Police unlimited: Policing, migrants, and the values of bureaucracy
Oxford : Oxford University Press
Clarendon Studies in Criminology
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SW OZ RSCR CAOS
SubjectClarendon Studies in Criminology; Anthropology and Development Studies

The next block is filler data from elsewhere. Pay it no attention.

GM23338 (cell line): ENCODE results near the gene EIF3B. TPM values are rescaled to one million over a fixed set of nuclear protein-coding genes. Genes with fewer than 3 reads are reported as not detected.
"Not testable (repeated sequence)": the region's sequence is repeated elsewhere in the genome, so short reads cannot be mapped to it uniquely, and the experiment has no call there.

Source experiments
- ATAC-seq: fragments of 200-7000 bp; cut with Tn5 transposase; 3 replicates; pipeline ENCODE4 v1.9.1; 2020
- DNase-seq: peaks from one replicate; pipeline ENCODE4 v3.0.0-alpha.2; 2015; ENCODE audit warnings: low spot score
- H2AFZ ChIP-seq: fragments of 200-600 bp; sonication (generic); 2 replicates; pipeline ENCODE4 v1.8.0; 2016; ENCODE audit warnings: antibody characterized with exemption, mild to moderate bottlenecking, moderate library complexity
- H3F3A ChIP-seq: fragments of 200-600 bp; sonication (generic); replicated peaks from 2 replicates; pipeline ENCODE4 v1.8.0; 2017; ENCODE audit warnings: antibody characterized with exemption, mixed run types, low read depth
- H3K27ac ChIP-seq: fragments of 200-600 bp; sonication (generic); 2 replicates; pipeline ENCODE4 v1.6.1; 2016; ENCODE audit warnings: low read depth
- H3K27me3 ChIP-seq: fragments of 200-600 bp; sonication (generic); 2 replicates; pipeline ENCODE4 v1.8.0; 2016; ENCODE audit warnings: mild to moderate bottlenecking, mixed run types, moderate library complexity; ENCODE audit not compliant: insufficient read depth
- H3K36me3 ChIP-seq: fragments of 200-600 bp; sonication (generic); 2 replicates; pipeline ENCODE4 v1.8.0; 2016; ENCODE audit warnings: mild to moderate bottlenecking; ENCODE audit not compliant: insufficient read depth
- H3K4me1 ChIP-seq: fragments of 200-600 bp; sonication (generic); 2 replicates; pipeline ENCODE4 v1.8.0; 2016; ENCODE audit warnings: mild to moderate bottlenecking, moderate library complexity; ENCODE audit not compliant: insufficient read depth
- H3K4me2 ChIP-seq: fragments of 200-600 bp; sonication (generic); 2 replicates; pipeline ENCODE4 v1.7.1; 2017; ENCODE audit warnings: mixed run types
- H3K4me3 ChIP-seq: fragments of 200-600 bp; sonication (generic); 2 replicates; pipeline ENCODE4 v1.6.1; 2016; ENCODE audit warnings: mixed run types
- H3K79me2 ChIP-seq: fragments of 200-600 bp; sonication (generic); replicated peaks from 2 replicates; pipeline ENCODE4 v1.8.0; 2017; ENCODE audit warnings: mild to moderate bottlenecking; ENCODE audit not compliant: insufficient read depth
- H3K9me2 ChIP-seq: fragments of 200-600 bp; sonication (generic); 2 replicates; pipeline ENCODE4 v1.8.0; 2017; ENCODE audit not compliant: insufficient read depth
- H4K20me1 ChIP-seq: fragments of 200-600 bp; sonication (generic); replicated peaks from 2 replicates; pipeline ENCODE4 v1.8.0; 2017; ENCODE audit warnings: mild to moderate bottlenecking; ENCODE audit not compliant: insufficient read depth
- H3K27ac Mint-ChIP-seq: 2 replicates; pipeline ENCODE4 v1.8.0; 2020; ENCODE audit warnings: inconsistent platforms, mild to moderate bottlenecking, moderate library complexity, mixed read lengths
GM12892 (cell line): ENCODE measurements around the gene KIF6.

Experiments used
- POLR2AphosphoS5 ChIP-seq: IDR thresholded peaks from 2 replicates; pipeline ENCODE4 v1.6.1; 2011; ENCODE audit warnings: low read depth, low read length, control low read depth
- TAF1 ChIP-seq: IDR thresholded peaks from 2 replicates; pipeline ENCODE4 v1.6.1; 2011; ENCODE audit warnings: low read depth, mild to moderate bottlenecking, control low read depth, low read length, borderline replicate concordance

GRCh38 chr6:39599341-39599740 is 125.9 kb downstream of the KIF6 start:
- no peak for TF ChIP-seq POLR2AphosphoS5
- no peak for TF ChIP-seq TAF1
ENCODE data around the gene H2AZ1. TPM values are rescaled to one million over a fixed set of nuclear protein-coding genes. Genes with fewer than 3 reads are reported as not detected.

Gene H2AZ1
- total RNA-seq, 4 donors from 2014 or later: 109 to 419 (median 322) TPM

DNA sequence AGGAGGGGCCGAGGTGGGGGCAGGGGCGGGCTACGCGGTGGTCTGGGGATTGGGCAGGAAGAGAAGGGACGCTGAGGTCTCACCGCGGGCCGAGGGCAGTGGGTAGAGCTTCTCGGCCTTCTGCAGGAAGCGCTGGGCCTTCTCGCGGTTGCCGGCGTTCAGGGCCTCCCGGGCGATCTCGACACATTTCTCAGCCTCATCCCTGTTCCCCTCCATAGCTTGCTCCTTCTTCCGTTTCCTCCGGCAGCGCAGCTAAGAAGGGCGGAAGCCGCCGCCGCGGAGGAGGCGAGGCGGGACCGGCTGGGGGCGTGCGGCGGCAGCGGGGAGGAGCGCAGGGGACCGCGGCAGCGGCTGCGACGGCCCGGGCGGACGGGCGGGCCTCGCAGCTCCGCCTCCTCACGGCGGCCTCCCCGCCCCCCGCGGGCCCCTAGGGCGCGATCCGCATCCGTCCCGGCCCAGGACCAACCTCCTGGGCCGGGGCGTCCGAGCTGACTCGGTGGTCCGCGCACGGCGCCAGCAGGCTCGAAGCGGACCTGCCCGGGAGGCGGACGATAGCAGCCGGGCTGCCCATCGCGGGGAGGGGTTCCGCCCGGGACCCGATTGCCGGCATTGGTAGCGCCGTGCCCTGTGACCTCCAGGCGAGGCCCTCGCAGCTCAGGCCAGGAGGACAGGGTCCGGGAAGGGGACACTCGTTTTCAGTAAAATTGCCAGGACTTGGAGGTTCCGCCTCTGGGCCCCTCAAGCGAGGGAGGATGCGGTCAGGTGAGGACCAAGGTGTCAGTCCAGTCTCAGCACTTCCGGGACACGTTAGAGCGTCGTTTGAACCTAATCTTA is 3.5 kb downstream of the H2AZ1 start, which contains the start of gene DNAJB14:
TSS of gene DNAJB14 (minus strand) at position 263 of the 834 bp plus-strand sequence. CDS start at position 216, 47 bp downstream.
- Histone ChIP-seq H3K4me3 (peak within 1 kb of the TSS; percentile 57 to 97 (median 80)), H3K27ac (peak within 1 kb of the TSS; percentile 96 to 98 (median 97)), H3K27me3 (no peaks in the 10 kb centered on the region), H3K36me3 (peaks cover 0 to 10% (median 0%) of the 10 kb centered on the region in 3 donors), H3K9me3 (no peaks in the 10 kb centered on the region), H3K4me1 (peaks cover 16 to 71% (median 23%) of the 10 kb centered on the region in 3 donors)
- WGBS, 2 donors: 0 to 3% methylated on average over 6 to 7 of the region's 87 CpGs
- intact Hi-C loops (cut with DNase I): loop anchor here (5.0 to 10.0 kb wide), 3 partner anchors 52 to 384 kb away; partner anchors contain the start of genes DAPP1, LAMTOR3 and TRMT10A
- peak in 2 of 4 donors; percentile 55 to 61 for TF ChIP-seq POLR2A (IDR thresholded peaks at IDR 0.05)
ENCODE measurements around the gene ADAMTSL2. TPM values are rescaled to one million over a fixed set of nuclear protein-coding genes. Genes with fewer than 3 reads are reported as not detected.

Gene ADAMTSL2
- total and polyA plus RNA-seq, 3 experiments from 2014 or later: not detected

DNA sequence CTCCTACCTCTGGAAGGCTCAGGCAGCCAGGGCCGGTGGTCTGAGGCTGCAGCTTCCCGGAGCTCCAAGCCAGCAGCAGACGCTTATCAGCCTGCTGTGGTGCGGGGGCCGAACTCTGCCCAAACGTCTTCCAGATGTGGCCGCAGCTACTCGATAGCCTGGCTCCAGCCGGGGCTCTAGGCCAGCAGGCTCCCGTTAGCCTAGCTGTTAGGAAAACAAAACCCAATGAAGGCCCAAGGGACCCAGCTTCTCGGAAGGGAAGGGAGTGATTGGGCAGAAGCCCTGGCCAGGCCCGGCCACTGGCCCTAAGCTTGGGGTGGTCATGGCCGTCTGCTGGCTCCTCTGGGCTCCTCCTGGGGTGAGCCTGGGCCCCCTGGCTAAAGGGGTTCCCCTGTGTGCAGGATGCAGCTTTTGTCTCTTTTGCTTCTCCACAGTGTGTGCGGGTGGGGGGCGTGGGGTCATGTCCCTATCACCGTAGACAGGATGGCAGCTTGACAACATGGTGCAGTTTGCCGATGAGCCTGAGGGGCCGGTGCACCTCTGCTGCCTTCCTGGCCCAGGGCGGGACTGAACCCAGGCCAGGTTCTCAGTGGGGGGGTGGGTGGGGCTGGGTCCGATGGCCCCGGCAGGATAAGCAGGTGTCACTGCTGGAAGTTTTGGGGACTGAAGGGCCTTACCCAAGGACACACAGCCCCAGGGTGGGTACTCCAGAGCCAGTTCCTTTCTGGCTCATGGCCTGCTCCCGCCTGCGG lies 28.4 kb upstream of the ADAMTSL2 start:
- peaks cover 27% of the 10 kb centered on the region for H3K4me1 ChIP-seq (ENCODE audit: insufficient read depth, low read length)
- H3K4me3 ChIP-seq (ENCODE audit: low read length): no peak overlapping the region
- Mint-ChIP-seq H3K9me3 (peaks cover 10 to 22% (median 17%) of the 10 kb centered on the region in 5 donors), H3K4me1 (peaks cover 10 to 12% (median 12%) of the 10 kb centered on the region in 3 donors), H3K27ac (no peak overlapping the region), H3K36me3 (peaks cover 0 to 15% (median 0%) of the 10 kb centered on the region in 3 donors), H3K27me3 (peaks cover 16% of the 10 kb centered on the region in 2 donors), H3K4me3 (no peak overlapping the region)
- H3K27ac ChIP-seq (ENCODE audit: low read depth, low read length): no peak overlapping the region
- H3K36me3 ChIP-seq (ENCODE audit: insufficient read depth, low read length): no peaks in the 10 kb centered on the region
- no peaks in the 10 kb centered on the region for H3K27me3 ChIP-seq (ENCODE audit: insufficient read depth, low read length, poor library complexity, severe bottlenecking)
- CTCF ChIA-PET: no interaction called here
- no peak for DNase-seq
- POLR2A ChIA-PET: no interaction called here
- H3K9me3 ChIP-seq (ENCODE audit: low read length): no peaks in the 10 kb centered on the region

Police Unlimited is centred on a controversial idea that it supports with detailed ethnographic materials: police forces are a focal point of conflict in modern societies. Instead of a consensus model of law enforcement that understands the function of policing as socially integrative, it links to a conflict model concerned with the socially divisive effects of policing. Throughout the book, these effects and their causes are discussed on a national and global level. An ethnographic study was carried out at the Dutch police to enhance our understanding of police discrimination. Concerned with both internal and external affairs, the book addresses conflict cases within and outside the police station, covering both inter-ethnic tensions at work and the migrant hostility observed while joining officers on patrol. The cases are discussed in light of the corroding public character of Dutch policing and the risks involved in terms of discrimination and the arbitrary, or even privatized use of power. Signalling an increased blur of the private and public spheres in policing, the book warns about an 'unlimited' police force that is no longer constrained by the public contours that delineate a legal bureaucracy. For the sake of ethnological knowledge production that ultimately serves to develop a police anthropology, the ethnographic materials are consistently compared with other police ethnographies in the 'global north' and 'global south'. This comparative analysis points out that the demise of bureaucracy makes it increasingly difficult for police organizations across the globe to exclude politics, particularism, and populism from their operations.
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